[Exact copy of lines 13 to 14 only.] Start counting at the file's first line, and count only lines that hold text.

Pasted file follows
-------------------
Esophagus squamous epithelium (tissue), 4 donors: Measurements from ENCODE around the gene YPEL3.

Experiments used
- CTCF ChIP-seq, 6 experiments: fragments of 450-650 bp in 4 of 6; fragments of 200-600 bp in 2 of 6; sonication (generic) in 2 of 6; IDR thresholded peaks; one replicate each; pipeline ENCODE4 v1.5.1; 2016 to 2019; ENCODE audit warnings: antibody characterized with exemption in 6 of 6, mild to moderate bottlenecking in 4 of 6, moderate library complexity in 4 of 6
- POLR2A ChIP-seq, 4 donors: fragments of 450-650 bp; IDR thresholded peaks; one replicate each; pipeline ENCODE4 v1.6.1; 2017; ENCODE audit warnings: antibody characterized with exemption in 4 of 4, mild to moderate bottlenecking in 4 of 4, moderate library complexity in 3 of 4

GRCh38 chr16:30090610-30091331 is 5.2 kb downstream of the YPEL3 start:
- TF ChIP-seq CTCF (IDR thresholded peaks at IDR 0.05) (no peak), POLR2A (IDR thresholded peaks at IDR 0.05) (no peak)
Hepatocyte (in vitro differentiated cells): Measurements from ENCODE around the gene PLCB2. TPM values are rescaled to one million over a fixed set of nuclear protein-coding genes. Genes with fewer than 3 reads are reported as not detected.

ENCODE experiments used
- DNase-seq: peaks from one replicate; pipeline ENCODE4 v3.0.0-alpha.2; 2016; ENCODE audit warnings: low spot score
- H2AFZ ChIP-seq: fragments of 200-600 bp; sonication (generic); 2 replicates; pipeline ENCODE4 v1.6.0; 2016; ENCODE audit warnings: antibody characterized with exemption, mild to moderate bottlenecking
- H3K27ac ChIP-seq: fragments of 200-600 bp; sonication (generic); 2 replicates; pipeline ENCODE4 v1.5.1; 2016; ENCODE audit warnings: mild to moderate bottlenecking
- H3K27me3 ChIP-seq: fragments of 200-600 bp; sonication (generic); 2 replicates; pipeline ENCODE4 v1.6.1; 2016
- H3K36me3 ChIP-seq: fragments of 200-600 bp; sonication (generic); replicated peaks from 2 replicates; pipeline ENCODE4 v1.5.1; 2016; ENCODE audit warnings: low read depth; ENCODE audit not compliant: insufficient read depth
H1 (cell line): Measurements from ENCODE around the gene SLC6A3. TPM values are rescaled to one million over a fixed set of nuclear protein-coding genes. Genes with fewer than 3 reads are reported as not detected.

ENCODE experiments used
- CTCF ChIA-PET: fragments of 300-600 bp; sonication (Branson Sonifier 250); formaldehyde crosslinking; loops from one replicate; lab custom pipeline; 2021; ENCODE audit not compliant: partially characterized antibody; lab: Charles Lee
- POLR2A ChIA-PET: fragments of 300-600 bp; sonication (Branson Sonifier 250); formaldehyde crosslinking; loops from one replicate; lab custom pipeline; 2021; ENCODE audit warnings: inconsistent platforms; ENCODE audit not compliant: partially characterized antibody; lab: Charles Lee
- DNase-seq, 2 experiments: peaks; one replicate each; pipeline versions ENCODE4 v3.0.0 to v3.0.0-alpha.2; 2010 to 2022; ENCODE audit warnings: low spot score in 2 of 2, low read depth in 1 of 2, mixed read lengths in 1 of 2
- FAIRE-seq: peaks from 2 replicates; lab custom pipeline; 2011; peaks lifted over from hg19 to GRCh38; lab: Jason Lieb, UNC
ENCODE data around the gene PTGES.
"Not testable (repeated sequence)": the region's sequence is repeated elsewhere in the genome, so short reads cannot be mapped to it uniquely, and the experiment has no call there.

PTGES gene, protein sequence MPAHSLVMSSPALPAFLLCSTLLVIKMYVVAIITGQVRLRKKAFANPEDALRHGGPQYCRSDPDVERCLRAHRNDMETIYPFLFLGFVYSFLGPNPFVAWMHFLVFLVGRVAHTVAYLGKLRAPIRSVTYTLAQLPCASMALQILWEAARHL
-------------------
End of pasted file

- H3K36me3 ChIP-seq: fragments of 200-600 bp; sonication (generic); replicated peaks from 2 replicates; pipeline ENCODE4 v1.5.1; 2016; ENCODE audit warnings: low read depth; ENCODE audit not compliant: insufficient read depth
H1 (cell line): Measurements from ENCODE around the gene SLC6A3. TPM values are rescaled to one million over a fixed set of nuclear protein-coding genes. Genes with fewer than 3 reads are reported as not detected.